The government is still reluctant to confirm third doses for the entire adult population of Spain
Despite the growing body of evidence to suggest that a top-up or booster dose of coronavirus vaccines is advisable during the autumn for those who were first to receive the initial two doses in Spain, the Ministry of Health continues to tread carefully regarding the topic.
Carolina Darias, the Minister for Public Health, stated earlier in July that the need for continuing vaccination would be almost inevitable in order to combat the pandemic, but has added this week that at the next meeting of the inter-territorial health committee on Wednesday she will be proposing to regional health authorities that for the time being a top-up dose should be administered only to cancer and organ transplant patients. This cautious stance follows the indications that the European Medicines Agency (EMA) will not be making a definitive pronouncement on the issue, despite Moderna and other vaccine manufacturers confirming that their studies point to the advisability of a third dose (or, in the case of Janssen, a second dose).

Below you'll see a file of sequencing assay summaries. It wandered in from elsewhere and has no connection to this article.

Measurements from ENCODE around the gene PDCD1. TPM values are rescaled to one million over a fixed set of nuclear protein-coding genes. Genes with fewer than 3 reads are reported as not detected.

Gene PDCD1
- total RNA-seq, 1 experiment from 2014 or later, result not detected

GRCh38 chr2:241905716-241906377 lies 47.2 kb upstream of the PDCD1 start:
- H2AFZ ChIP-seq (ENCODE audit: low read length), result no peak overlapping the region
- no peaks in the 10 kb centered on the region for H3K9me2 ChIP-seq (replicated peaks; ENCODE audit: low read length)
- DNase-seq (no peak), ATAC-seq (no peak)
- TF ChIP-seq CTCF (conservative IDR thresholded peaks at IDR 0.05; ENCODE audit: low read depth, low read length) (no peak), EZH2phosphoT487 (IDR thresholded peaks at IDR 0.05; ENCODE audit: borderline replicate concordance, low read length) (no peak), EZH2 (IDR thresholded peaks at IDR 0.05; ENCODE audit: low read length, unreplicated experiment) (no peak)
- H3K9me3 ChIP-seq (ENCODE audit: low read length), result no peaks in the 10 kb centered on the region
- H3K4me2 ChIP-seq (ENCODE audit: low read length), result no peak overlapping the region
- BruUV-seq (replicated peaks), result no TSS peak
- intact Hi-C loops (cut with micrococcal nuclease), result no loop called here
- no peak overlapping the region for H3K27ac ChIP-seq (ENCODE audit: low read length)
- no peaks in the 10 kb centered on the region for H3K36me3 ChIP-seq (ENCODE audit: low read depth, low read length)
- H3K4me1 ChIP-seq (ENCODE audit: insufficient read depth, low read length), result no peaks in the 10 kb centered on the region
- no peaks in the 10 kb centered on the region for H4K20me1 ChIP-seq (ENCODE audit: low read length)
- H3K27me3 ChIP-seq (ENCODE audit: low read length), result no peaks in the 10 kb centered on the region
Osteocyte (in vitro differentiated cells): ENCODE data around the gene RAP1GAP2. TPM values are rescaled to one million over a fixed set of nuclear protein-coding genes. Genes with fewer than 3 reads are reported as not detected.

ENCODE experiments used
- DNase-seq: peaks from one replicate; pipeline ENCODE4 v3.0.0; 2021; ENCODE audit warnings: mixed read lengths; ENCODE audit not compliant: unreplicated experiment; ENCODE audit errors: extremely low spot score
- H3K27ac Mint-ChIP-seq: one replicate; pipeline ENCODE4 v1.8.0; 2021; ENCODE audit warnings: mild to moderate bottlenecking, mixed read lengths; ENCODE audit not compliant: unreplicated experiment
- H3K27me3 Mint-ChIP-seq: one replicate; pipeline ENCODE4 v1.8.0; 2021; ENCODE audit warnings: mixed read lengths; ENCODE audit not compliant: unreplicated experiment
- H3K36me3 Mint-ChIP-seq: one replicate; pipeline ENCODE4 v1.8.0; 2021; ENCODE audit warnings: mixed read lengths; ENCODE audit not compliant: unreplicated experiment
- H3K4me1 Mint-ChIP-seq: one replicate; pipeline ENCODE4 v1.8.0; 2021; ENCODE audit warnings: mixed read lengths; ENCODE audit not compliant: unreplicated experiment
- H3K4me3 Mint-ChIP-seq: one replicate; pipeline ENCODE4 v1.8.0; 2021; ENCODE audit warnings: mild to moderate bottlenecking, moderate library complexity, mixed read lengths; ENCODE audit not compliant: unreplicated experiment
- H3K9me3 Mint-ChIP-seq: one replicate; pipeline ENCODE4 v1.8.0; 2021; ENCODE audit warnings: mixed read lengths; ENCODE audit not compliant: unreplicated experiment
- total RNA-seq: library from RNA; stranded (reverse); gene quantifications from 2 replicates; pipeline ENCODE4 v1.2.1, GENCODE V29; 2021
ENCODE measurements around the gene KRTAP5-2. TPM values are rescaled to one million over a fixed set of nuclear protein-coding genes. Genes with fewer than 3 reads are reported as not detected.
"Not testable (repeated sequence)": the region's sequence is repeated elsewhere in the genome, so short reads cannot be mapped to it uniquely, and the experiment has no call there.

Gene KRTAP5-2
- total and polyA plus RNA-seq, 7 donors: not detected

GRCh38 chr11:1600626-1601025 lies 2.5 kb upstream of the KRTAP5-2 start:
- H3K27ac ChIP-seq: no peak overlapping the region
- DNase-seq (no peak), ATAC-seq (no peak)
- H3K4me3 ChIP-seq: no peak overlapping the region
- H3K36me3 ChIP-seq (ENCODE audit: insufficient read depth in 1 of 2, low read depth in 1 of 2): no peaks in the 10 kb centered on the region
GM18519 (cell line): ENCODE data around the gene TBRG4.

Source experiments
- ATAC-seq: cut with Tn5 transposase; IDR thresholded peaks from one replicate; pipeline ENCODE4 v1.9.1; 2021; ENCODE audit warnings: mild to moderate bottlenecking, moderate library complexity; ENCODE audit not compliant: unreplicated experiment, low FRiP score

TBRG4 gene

The recommendation to bring forward the extra dose for cancer and organ transplant patients is justified by their having reduced immune systems due to the treatment they are undergoing.
Asked during a radio interview to comment on the decisions made in the USA, France and Israel to introduce booster doses for the entire population aged over 12, Sra Darias reiterated that her intention is to await the conclusions of Pfizer and Moderna from the studies they are currently performing into immunity levels. Until now she has referred to a preference for waiting for the EMA’s decision, but the Emer Cooke of the EMA stated on Monday that such a decision is not likely to be imminent.
This places the responsibility back on national governments within the EU, but in Spain, despite the apparent success of the immunization campaign so far, it appears that the Ministry is unwilling to rush any decision. This may be due at least in part to the opinion of various immunologists and epidemiologists that priority ought to be given to ensuring that vaccines reach less developed countries: for example, in Algeria, on the other side of the Mediterranean from Spain, under 2 per cent of the population have been fully vaccinated (according to Our World in Data), whereas in Spain the figure stands at over 69 per cent.
Source: Murcia Today